Cleaning And Polishing Brass-Plate
CLEANING AND POLISHING BRASS-PLATE
ALL CLEANING REMOVES SOME SURFACE METAL AND PATINA. THEREFORE, USE
CAUTION, AS EXCESSIVE CLEANING CAN REMOVE THE TEXTURE AND FINISH OF
THE CLEANING OR STRIPPING OF METALS MAY INVOLVE THE USE OF
ABRASIVES, LIQUIDS OR SOLVENTS WHICH MAY SPLASH OR RUN OFF ONTO
ADJACENT MATERIALS. TAKE SPECIAL CARE TO PROTECT ALL ADJACENT
MATERIALS, AND DO NOT USE THIS PROCEDURE ON METALS OTHER THAN
SPECIFIED IN THE SUMMARY.
A. This procedure includes guidance on cleaning and
polishing brass-plate. This includes both lacquered and
B. For additional guidance relating to cleaning and
maintaining brass, see the following procedures:
1. For cleaning and polishing solid brass, see 05010-
2. For removing old lacquer or paint from solid brass
or brass-plate, see 05010-31-R.
3. For removing patina or tarnish from solid brass,
4. For applying a protective coating to brass-plate or
solid brass, see 05010-12-P.
C. Brass is an alloy of copper and zinc, plus sometimes metals such as lead.
Brass-plate is a thin layer of brass bonded to steel. Solid brass is more
durable than brass-plate and, therefore, can withstand
more rigorous methods of cleaning.
D. Brass may be unfinished or lacquered. Architectural
brass hardware and trim is generally maintained in a
highly polished, "bright" finish.
1. Unfinished brass MUST be polished frequently in
order to maintain its luster. All polishing,
however, removes some brass.
2. Lacquered brass will usually last about 10 years
and does NOT require frequent polishing.
3. Lacquer protects the brass finish from
deterioration, though some brilliance of its
surface characteristics is sacrificed. Removal and
reapplication of the lacquer, however, will not
harm the brass surface.
E. See 01100-07-S for general project guidelines to be
reviewed along with this procedure. These guidelines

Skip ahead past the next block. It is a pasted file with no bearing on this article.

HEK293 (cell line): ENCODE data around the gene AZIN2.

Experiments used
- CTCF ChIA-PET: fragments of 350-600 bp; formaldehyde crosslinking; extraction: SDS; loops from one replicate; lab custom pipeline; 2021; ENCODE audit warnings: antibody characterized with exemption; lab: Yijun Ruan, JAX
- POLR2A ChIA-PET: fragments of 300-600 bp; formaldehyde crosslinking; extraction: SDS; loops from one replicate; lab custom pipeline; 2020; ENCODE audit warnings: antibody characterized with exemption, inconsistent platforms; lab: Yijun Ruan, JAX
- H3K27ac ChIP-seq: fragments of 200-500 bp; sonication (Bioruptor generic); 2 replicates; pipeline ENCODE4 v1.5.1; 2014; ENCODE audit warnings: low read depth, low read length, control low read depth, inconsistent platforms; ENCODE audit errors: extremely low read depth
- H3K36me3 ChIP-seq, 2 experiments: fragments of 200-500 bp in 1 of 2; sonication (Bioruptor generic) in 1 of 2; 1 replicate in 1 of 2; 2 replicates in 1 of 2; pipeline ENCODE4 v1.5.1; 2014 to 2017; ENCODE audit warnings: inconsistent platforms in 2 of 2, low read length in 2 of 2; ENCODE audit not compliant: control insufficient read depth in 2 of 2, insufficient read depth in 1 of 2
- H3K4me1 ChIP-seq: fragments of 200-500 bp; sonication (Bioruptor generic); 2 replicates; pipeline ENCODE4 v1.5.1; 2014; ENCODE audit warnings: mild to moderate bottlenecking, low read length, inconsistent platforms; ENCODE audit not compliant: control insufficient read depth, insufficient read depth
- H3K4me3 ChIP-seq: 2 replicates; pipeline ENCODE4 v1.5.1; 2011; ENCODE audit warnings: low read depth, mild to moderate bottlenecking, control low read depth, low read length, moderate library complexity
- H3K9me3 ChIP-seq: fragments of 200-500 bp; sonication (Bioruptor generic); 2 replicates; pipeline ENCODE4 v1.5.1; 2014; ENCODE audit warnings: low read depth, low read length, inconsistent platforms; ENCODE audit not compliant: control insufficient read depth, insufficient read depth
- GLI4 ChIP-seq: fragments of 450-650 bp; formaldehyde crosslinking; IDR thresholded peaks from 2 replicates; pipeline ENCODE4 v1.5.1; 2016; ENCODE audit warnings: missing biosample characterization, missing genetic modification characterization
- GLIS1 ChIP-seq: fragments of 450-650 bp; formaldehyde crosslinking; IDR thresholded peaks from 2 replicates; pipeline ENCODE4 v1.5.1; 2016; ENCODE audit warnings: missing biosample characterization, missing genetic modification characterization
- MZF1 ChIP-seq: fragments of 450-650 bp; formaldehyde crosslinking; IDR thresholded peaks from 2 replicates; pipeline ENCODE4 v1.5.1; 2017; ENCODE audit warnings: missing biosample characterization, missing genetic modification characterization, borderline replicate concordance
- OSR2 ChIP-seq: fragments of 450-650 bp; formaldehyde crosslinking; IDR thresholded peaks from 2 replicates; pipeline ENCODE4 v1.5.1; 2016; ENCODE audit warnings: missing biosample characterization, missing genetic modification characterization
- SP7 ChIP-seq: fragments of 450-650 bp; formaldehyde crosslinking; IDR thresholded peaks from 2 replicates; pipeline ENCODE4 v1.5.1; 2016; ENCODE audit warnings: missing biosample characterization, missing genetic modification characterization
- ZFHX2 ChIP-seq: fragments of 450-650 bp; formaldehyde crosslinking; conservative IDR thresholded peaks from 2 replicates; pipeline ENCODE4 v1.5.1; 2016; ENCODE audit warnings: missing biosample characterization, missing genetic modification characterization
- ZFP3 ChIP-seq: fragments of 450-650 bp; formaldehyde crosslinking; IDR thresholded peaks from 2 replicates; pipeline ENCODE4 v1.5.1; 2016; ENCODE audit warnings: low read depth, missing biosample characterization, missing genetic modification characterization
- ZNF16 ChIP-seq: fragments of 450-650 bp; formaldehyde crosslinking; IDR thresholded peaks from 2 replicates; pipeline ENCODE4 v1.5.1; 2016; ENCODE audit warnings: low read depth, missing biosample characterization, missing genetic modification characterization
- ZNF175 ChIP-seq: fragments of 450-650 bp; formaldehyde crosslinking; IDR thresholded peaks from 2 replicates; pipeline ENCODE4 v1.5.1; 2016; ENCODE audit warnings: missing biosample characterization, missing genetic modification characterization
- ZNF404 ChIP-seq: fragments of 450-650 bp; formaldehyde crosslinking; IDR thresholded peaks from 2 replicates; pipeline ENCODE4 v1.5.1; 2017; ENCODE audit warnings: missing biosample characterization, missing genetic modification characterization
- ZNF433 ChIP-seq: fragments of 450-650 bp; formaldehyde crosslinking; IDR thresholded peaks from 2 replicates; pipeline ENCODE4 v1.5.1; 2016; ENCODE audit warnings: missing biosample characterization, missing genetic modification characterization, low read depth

cover the following sections:
1. Safety Precautions
2. Historic Structures Precautions
4. Quality Assurance
5. Delivery, Storage and Handling
6. Project/Site Conditions
7. Sequencing and Scheduling
8. General Protection (Surface and Surrounding)
These guidelines should be reviewed prior to performing
this procedure and should be followed, when applicable,
along with recommendations from the Regional Historic
Preservation Officer (RHPO).
A. Flitz International, Ltd.
NOTE: Chemical products are sometimes sold under a common
name. This usually means that the substance is not as pure as
the same chemical sold under its chemical name. The grade of
purity of common name substances, however, is usually adequate
for stain removal work, and these products should be purchased
when available, as they tend to be less expensive. Common
names are indicated below by an asterisk (*).
A. Mild detergent
CAUTION: DO NOT MIX AMMONIA WITH CHLORINE BLEACHES, A
POISONOUS GAS WILL RESULT! DO NOT USE BLEACH ON BIRD
1. Other chemical or common names include Ammonium
Hydroxide; Ammonia water*; Aqua ammonia*.
2. Potential hazards: TOXIC; MAY IRRITATE THE EYES.
3. Available from chemical supply house, grocery store
or pharmaceutical supply distributor, or hardware
Mild Commercial Brass Cleaner (most brass cleaners will
both clean and polish) such as "Simichrome", "Wenol",
"Flitz" (Flitz International, Ltd.), or approved equal.
NOTE: "Simichrome", "Wenol", and "Flitz" are German
manufactured cleaners that come in tubes. They are